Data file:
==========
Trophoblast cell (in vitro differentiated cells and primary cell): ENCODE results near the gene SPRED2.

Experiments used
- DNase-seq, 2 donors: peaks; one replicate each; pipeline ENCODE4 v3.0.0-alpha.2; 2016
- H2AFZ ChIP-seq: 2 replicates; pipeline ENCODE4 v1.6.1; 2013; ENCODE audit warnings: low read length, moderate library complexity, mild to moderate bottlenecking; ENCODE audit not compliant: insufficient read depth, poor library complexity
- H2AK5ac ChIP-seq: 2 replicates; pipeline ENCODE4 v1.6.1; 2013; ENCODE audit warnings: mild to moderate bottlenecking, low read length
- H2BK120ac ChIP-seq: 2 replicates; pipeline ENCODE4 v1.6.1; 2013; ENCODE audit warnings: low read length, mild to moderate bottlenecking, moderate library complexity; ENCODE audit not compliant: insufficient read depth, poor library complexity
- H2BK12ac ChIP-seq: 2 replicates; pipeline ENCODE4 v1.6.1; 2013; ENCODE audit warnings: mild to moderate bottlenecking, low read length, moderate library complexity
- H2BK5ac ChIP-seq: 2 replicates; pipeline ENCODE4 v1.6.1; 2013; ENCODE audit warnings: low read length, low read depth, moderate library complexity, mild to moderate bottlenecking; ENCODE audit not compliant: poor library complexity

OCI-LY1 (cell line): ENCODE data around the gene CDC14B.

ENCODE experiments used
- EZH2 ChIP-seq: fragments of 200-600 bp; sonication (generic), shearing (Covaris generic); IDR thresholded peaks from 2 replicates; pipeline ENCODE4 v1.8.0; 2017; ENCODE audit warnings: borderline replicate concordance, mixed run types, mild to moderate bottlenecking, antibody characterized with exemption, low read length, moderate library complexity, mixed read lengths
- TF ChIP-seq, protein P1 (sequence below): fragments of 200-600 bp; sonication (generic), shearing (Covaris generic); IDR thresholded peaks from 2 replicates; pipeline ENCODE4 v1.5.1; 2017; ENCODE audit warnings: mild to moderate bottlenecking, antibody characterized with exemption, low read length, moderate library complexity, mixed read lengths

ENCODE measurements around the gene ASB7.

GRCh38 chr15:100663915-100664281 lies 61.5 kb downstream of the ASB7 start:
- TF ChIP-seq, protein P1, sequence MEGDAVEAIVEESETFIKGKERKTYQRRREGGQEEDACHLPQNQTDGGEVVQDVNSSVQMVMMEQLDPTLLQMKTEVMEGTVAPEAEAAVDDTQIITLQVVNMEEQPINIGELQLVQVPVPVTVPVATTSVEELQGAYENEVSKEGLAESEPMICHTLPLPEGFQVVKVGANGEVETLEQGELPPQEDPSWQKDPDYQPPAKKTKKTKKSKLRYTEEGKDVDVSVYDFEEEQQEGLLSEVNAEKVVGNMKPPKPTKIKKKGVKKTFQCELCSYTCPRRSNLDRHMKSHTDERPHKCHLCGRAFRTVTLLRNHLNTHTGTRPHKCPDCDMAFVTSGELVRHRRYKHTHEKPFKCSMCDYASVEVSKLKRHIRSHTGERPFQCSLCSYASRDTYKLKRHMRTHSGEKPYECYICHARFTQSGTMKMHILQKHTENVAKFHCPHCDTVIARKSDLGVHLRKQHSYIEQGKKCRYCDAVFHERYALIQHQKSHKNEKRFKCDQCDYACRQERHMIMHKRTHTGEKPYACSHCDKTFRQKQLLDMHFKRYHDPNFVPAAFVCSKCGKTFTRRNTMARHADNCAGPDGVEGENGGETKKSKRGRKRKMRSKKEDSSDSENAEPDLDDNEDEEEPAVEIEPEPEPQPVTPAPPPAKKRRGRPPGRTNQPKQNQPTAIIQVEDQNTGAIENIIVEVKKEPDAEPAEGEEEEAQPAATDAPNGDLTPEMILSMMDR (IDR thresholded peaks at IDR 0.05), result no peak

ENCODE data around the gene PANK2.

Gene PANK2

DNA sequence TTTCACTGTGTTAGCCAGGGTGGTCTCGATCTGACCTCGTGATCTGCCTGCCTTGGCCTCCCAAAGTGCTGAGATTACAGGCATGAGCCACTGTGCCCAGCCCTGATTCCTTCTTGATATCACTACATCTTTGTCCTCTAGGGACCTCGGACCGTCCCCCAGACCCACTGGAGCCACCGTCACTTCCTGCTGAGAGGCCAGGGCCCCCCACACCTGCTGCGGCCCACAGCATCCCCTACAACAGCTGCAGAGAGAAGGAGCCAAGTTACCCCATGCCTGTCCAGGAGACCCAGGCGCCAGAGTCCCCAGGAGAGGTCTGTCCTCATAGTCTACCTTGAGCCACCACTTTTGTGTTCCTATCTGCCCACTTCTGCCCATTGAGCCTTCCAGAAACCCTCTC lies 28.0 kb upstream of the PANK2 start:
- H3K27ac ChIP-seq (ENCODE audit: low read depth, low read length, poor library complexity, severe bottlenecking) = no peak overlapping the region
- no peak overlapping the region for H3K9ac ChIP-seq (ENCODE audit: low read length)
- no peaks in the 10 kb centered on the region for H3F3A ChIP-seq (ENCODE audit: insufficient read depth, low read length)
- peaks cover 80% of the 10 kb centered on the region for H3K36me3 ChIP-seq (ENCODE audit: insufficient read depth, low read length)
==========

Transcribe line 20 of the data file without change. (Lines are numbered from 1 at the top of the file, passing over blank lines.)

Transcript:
- no peak overlapping the region for H3K9ac ChIP-seq (ENCODE audit: low read length)